I don’t know why I didn’t think of this earlier: Film Comment used to do a feature in their print version called “Moments Out of Time” to recap the year in films. They stopped about 10 years ago, but revived it five years ago on I always liked that feature, so I thought I’d do one for 2010.

(By the way, their feature for this year is here if you’re interested. I didn’t know that “Moments Out of Time” had been revived until I stumbled across it just before I posted this. I swear I compiled these moments on my own, but some of their picks are the same as mine, while others of theirs are even better. Why didn’t I include the scene with the Army recruiter in Winter’s Bone?)

We film critics sometimes focus too much on the best movies from the past year. A recap like this is a nice way of acknowledging that lots of mediocre and even downright bad films nevertheless contain valuable insights, striking visuals, inventive touches, or stray jokes that hit home. I limited myself to one bullet point per film. Some of these moments are available as clips on YouTube. Many of them don’t have the same impact as they do on the big screen, but I’ve linked to them anyway. Enjoy!

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• The Universal Studios logo and theme music, all rendered in 8-bit graphics at the beginning of Scott Pilgrim vs. the World.

• The seizure-inducing, furiously abstract, intensely beautiful opening credits of Enter the Void. They should play this at raves.

• The elaborate dead rat diorama over the opening credits of Dinner for Schmucks.

• Kim Hye-ja does a demented dance in a field in the opening credits of Mother.

• The tsunami at the beginning of Hereafter, presented without disaster-movie trappings, without bombast, and without much warning. Too bad the rest of the movie couldn’t live up to it.

• Two pole dancers dance to Foo Fighters’ “My Hero” for a dissolute movie star in Somewhere. Somehow, it’s all very moving.

• The same song used for different purposes: Samuel L. Jackson and Dwayne Johnson aim for the bushes in The Other Guys. There go our heroes. Watch them as they go.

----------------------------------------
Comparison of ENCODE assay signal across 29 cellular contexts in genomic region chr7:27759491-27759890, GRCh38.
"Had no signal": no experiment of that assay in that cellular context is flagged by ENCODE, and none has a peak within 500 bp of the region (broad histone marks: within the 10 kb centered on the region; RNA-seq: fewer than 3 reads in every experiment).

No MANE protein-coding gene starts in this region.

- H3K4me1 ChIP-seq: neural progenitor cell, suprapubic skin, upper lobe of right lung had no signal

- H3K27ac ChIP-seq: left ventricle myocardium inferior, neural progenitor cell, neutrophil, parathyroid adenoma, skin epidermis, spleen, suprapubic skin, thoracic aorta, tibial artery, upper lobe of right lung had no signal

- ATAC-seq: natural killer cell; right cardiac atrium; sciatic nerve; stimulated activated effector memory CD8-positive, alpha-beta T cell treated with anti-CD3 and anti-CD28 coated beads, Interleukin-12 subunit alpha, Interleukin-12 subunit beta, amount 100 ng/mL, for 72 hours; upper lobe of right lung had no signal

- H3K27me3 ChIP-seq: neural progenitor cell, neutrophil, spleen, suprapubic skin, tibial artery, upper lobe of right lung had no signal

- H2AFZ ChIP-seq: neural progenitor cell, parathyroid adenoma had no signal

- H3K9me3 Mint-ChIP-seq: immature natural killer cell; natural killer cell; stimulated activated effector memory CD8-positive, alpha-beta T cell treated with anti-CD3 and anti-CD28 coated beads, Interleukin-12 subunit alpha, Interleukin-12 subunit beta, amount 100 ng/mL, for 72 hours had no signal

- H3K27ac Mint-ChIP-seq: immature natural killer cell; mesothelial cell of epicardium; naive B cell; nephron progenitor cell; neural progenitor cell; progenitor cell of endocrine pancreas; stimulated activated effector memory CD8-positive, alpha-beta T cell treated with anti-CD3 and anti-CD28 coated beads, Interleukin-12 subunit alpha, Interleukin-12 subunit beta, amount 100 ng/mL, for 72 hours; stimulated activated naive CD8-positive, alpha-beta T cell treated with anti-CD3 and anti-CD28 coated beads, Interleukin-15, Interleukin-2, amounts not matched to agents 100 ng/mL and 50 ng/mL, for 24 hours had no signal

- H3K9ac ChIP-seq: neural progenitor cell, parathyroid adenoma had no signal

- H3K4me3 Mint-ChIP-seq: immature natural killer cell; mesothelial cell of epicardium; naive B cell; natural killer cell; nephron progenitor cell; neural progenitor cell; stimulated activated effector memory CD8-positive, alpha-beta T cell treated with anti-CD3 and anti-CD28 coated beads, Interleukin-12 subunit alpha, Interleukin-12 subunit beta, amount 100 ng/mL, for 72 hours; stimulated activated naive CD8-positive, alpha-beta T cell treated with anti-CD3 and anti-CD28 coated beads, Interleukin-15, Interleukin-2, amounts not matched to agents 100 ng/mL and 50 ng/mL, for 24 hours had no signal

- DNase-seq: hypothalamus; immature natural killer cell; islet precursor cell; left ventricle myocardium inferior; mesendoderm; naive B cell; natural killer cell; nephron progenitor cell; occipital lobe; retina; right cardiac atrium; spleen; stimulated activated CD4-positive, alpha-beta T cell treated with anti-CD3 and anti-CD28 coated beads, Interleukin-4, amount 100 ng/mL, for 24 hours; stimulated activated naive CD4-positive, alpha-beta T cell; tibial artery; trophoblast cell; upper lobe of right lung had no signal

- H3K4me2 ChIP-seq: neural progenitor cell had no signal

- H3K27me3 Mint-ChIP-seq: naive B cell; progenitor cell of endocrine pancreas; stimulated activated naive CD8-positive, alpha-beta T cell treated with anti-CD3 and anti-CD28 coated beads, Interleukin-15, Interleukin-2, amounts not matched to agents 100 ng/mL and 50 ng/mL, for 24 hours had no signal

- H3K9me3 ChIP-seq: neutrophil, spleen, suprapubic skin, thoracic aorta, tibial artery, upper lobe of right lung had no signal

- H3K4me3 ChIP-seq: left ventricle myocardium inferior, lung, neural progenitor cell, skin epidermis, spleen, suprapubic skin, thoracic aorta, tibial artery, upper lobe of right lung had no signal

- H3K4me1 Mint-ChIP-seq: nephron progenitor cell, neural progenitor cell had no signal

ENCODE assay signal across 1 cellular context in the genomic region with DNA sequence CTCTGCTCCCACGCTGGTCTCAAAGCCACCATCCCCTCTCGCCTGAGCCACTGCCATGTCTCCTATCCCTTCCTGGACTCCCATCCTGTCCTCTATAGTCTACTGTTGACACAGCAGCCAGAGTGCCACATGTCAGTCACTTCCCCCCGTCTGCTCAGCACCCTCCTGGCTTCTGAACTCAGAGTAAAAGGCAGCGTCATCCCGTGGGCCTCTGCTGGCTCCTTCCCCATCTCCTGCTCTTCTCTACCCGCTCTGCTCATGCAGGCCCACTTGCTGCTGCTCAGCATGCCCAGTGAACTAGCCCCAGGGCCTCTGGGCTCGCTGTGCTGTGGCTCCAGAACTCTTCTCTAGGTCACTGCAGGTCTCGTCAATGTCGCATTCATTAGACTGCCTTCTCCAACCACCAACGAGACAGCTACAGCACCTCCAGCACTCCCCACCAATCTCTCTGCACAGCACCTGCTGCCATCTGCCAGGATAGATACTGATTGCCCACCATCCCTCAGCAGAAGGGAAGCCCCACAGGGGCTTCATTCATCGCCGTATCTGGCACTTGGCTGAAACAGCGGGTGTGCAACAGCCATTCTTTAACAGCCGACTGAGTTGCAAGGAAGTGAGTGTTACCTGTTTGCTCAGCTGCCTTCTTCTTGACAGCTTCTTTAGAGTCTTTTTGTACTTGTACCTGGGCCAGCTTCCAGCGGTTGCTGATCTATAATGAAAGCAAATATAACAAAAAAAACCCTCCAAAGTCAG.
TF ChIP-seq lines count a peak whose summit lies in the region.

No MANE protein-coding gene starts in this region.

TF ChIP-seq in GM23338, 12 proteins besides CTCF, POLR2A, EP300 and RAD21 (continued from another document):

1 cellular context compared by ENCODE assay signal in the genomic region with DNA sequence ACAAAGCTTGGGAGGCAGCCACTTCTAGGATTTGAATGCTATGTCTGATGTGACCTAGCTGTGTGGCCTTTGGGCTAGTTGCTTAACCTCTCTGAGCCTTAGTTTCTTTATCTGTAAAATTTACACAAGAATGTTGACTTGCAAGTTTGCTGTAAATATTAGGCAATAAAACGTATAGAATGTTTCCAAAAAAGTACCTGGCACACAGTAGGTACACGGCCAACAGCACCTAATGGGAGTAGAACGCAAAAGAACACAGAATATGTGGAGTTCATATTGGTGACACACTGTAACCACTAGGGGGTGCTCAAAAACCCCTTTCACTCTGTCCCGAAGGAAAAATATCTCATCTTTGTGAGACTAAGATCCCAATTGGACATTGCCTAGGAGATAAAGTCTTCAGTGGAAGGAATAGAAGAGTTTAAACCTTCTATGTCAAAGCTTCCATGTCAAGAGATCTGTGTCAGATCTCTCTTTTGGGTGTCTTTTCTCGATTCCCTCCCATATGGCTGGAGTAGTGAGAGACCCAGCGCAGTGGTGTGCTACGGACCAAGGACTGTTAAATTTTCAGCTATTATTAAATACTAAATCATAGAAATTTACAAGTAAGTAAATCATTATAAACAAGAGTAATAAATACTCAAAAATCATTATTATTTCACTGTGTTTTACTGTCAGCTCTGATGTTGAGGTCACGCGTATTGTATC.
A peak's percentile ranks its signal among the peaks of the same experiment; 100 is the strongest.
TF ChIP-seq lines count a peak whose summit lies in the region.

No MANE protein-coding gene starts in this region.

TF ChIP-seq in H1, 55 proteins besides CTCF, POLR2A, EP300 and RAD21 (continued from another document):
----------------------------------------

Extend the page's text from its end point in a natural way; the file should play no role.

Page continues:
• Rooney Mara gives Jesse Eisenberg a kiss-off for all time at the beginning of The Social Network. “You are probably going to be a very successful computer person, but you’re going to go through life thinking that girls don’t like you because you’re a nerd. I want you to know from the bottom of my heart that that won’t be true. It’ll be because you’re an asshole!”

• Ryan Gosling plays guitar and sings for Michelle Williams while she busts out some grade-school tap-dance moves in Blue Valentine. A moment of grace and tenderness before their marriage curdles. It’s all too prophetic that he’s singing “You Always Hurt the One You Love.”

• Natalie Portman waiting in the wings, grimly crushing the toes of her pointe shoes into a box full of sand and ground-up glass in Black Swan.

• Massive seas of humanity rushing forward for train tickets in Last Train Home.

• In Red, the wistfulness of former Soviet KGB agent (Brian Cox) as he drinks a vodka with his former CIA nemesis (Bruce Willis) and sighs, “I haven’t killed anybody in years!”

• Allen Ginsberg (James Franco) reads from Howl, a serious man getting into the groove of performance.

• A teenage girl (Jessica Barden) imagines her favorite rock star (Dominic Cooper) carrying her off in Tamara Drewe, and in the midst of her romantic fantasy, she takes time to turn to the camera and make an “eeeeee!” face.

• The shocked, tickled look on Krysten Ritter’s face as her best friend’s boyfriend confesses about his premature ejaculation in She’s Out of My League.

• The oppressive silent stillness of the hallways while the winds howl outside the beach house where The Ghost Writer takes place.

• The breathless, virtuosic single-take footchase through a soccer stadium — from the crowded stands, through the bowels, and finally onto the field — in The Secret in Their Eyes.

• Harry Potter (Daniel Radcliffe) sees Hermione (Emma Watson) is depressed and tries to cheer her up by dancing with her in Harry Potter and the Deathly Hallows: Part 1. Who knew Nick Cave could soothe the souls of teenage wizards?

• Kick-Ass and Red Mist (Aaron Johnson and Christopher Mintz-Plasse) grooving in their car to Gnarls Barkley’s “Crazy” in Kick-Ass.

• Who drags the dog offscreen? Paranormal Activity 2.

• The “subsider” appears, Daybreakers.

• Golden, romantic light falling softly onto a bullied kid and a monster (Kodi Smit-McPhee and Chloë Grace Moretz) as they fall in love in Let Me In.

• The one moment when The Secret of Kells successfully evokes the mystical spirits of an ancient world: A fairy of the forest named Aisling transforms a cat named Pangur Ban into a spirit. She sings, “You must go where I cannot / Pangur Ban, Pangur Ban / Nil sa saol seo ach ceo, / Is ni bheimid beo, / Ach seal beag gearr.” The Celtic lyrics translate as “It’s a misty old world, and we are only in it for a short sharp while.” Quite.

• A scientist who doesn’t want kids (Sarah Polley) gazes with awe as the creature she’s just created out of her own DNA tentatively walks toward her in Splice. “She’s imprinting,” she says, with her voice full of wonder. So are you, scientist.

• Anne Hathaway gets naked in front of her boyfriend (and, unwittingly, his brother) in Love and Other Drugs.

• Steve Buscemi tries to hold a conversation with a depressed stuntman (John Cho) slumped in a chair in Saint John of Las Vegas, his protective suit catching fire by itself and going out again every few seconds.